Provided by DARPA Citation: DARPA prototype reflectarray antenna offers high performance in small package (2019, January 23) retrieved 17 July 2019 from https://phys.org/news/2019-01-darpa-prototype-reflectarray-antenna-high.html Rocket Lab successfully sends rocket into orbit Explore further This document is subject to copyright. Apart from any fair dealing for the purpose of private study or research, no part may be reproduced without the written permission. The content is provided for information purposes only. DARPA’s Radio Frequency Risk Reduction Deployment Demonstration (R3D2) is set for launch in late February to space-qualify a new type of membrane reflectarray antenna. The antenna, made of a tissue-thin Kapton membrane, packs tightly for stowage during launch and then will deploy to its full size of 2.25 meters in diameter once it reaches low Earth orbit. R3D2 will monitor antenna deployment dynamics, survivability and radio frequency (RF) characteristics of a membrane antenna in low-Earth orbit. The antenna could enable multiple missions that currently require large satellites, to include high data rate communications to disadvantaged users on the ground. A successful demonstration also will help prove out a smaller, faster-to-launch and lower cost capability, allowing the Department of Defense, as well as other users, to make the most of the new commercial market for small, inexpensive launch vehicles. Satellite design, development, and launch took approximately 18 months.”The Department of Defense has prioritized rapid acquisition of small satellite and launch capabilities. By relying on commercial acquisition practices, DARPA streamlined the R3D2 mission from conception through launch services acquisition,” said Fred Kennedy, director of DARPA’s Tactical Technology Office. “This mission could help validate emerging concepts for a resilient sensor and data transport layer in low Earth orbit – a capability that does not exist today, but one which could revolutionize global communications by laying the groundwork for a space-based internet.”The launch will take place on a Rocket Lab USA Electron rocket from the company’s launch complex on the Mahia Peninsula of New Zealand. Northrop Grumman is the prime contractor and integrated the 150 kg satellite; MMA Design designed and built the antenna. Trident Systems designed and built R3D2’s software-defined radio, while Blue Canyon Technologies provided the spacecraft bus. MMA Design successfully completes deployment testing of its innovative high-compaction ratio reflectarray antenna in its Louisville, Colorado facilities. Credit: DARPA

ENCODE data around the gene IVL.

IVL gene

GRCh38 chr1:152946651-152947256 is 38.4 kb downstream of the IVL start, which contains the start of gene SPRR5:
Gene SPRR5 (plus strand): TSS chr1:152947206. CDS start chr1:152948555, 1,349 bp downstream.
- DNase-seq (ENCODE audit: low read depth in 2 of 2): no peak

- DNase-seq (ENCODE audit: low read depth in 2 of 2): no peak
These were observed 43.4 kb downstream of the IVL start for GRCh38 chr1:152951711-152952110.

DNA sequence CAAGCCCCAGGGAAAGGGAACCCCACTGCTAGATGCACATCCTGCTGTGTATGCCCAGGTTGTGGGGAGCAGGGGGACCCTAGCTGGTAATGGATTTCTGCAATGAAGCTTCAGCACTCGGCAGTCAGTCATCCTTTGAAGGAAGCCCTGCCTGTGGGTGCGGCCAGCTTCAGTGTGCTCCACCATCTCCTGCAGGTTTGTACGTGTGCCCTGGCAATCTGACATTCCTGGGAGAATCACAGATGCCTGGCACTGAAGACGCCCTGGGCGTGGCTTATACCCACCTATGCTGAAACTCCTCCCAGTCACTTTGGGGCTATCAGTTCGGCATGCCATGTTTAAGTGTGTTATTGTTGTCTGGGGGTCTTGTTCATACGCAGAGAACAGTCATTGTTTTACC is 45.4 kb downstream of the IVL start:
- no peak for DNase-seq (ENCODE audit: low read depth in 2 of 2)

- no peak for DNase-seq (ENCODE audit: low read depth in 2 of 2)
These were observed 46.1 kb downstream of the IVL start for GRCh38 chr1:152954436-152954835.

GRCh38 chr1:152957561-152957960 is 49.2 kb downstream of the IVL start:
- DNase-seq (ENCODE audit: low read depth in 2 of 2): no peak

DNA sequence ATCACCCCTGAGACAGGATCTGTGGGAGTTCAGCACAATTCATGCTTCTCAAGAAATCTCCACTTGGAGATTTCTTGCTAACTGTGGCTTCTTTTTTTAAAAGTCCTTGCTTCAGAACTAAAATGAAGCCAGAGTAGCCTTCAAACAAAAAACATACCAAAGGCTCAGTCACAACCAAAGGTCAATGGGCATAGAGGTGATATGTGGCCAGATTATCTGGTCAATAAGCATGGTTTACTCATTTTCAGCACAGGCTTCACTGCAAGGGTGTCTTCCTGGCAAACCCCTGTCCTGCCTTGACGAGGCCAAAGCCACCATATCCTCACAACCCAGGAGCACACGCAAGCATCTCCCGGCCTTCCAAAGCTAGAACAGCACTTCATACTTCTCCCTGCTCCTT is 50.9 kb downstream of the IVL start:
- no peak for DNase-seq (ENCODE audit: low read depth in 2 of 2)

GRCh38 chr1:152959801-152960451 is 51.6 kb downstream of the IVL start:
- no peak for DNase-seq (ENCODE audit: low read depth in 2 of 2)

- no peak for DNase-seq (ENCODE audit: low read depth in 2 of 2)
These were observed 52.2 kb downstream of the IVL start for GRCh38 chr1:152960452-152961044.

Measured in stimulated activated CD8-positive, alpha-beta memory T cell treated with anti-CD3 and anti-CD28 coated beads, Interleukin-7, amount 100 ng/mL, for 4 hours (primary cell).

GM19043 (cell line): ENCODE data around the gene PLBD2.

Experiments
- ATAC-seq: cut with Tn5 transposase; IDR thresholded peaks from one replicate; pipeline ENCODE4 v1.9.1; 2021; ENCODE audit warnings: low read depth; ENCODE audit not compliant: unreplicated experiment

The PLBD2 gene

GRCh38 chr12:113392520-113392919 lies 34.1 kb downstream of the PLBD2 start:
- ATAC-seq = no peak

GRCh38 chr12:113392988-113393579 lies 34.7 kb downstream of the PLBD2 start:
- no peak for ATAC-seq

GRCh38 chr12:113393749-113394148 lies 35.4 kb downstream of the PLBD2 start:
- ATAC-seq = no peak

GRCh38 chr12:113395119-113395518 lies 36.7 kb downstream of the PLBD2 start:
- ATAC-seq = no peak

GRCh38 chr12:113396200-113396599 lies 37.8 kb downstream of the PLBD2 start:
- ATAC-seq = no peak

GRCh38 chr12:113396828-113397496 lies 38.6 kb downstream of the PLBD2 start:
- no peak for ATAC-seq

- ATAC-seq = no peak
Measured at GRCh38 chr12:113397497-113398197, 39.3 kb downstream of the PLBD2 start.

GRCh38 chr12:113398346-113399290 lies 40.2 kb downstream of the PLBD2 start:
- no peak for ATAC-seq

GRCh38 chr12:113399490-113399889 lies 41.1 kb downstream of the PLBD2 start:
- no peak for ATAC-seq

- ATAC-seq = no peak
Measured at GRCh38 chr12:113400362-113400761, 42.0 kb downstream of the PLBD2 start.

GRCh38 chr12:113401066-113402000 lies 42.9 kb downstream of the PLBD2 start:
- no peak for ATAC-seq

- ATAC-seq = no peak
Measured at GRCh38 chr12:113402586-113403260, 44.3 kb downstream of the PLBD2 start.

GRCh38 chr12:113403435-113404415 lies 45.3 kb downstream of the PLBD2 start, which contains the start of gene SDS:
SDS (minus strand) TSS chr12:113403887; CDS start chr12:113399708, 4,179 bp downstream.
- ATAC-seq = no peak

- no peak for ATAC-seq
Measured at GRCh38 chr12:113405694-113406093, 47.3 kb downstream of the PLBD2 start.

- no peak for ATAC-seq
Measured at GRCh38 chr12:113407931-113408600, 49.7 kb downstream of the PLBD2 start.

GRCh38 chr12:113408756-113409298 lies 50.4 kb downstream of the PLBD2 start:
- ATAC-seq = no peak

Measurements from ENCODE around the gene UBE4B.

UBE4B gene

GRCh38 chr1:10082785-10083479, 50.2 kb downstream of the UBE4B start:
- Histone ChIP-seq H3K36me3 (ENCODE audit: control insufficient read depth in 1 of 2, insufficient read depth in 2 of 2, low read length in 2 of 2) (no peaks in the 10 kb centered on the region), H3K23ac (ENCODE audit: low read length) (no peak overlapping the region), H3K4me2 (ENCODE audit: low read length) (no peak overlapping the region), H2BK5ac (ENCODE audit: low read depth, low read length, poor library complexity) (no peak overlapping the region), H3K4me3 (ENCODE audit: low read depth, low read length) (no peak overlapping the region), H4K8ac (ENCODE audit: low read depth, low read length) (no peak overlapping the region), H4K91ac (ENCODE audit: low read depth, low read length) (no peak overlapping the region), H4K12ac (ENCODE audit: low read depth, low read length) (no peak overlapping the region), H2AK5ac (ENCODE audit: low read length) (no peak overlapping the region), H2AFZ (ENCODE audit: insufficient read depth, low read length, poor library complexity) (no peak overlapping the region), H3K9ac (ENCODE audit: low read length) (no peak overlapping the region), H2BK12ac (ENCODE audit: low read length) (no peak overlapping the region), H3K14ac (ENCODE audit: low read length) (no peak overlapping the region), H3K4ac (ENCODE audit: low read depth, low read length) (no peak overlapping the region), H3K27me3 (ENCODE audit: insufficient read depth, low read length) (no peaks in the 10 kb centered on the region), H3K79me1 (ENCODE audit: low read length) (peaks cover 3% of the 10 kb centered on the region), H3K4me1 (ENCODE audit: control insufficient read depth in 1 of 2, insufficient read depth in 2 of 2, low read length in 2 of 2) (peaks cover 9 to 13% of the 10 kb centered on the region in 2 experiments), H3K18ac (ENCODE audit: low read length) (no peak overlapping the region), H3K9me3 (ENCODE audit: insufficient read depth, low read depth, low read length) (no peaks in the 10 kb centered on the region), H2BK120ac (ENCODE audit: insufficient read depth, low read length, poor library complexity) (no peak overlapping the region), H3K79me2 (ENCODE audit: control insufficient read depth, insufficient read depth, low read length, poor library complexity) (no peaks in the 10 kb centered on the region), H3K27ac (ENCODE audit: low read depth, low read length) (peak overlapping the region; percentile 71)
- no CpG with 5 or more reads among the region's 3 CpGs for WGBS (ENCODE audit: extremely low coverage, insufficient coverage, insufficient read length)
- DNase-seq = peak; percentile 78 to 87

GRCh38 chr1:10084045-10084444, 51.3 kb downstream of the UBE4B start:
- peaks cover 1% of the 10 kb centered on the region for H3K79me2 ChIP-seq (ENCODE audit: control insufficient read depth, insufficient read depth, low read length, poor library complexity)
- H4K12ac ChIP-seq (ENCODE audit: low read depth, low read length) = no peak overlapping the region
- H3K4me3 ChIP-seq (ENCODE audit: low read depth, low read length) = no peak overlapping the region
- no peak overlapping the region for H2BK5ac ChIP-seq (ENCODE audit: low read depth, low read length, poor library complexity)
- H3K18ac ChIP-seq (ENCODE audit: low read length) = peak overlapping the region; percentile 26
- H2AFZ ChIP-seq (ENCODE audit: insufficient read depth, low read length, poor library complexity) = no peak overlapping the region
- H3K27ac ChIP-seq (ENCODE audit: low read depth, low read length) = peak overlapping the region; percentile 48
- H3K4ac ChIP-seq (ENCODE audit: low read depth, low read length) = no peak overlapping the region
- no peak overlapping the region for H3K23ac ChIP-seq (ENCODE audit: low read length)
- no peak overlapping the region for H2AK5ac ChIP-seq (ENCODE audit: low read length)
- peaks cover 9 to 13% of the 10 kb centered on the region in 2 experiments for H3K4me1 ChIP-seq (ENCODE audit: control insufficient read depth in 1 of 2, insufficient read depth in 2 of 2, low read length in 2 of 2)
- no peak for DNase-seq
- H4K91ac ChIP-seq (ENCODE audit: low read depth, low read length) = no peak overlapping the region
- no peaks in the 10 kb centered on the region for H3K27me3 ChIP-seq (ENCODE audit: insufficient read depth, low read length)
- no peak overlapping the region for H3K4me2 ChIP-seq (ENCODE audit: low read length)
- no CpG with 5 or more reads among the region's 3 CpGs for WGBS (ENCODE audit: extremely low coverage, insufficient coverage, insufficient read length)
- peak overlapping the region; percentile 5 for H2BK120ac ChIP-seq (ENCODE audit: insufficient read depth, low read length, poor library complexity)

SHARE courts and legal Delhi is getting buried under mounds of garbage and Mumbai is sinking under water, but the government is doing nothing, an anguished Supreme Court said today It slapped fines on 10 states and two union territories for not filing their affidavits on their policies for solid waste management strategy. Expressing its helplessness over the situation, the top court lamented that when the courts intervene, the judges are attacked for judicial activism, and said what can be done when government of the day does not do anything or acts in an irresponsible manner. A bench of Justices M B Lokur and Deepak Gupta referred to the recent apex court order on the powers of the Delhi government and Lieutenant Governor and asked them to inform it by tomorrow who was responsible for clearing of the three “mountains of garbage” (landfill sites) at Okhla, Bhalswa and Ghazipur in the national capital. “You see, Delhi is getting buried under mountain loads of garbage and Mumbai is sinking. But yet, the government does not do anything. When the courts intervene, we are attacked for judicial activism. We are given lectures on separation of powers and encroachment of jurisdiction,” it said. The bench was annoyed after it was informed that around 13 states and several Union Territories have not yet formulated their policy for solid waste management strategy. The top court slapped a fine of Rs one lakh each on Bihar, Chhattisgarh, Goa, Himachal Pradesh, Jammu and Kashmir, West Bengal, Kerala, Karnataka, Meghalaya, Punjab, Lakshadweep and Puducherry for not filing the affidavit despite earlier directions. The bench also slapped a fine of Rs two lakh each on “remaining defaulting states/UTs” whose lawyers were also not present in the court room during the hearing, without naming these states. “One final opportunity is given to these States/UTs to comply with the laws governing India, failing which we may have to call the Chief Secretary of the concerned States/UTs to inform us why the laws governing India are not applicable to these States/UTs,” it said and posted the matter for further hearing on August 7. It said that the costs should be deposited within two weeks from today with the Supreme Court Legal Services Committee for being used on juvenile justice issues. “The tragedy is that more than two-thirds of the States/UTs in the country have neither bothered to comply with the orders passed by the Court, nor bothered to comply with the directions given by the Ministry of Environment, Forests and Climate Change (MoEF). This is not only a tragic state of affairs but a shocking state of affairs, particularly since solid waste management is a huge problem in this country,” the bench said. “Every second day, we are attacked for judicial activism. Every now and then there is a statement that courts are resorting to judicial activism or encroaching upon the powers of the executive or the legislature. What should be do when nobody is working,” it said. The court observed that when the state governments do not obey the laws framed by Parliament, how will they care about the rules. “What if the government does not do any work or acts in a very irresponsible manner? What should happen and who shall be held accountable? They don’t even follow our orders,” the bench asked Additional Solicitor General A N S Nadkarni. The ASG replied that as per the Constitution, the states will have to comply with the orders of the top court and their officers can be held accountable for non-compliance. “The Solid Waste Management Rules came into force on or about April 8, 2016. We are two years down the line, but we are shocked to know that more than two-third of the States/UTs in the country have not yet complied with the basic requirement of the Solid Waste Management Rules, 2016,” the bench said. It observed that due to the loads of garbage in Delhi, people were getting infected by dengue, malaria and chikungunya, while Mumbai was sinking under heavy rainfall. The court noted that Haryana, Jharkhand, Odisha, Nagaland, Dadra and Nagar Haveli and Andaman and Nicobar Island have filed their affidavits with regard to the policy on solid waste management. The counsel for Sikkim, Assam, Uttar Pradesh, Manipur, Telangana and Daman and Diu submitted that they would file their affidavits with complete details of the policy and the solid waste management strategy during the course of the day. Nadkarni submitted that the MoEF have given repeated reminders to all states and UTs to comply with the provisions of the Solid Waste Management Rules as well as the directions given by the apex court. The apex court had on March 27, taken strong objections to non-implementation of solid waste management rules in the country and observed that “India will one day go down under the garbage“. It had earlier said that days are not far when garbage mounds at the Ghazipur landfill site in Delhi will match the height of iconic 73-metre high Qutub Minar and red beacon lights will have to be used to ward off aircraft flying over it. In 2015, the apex court had on its own taken cognisance of death of a seven-year-old boy due to dengue. He had been allegedly denied treatment by five private hospitals and his distraught parents subsequently committed suicide. Published on Delhi Mumbai July 10, 2018 COMMENT environmental pollution SHARE SHARE EMAIL COMMENTS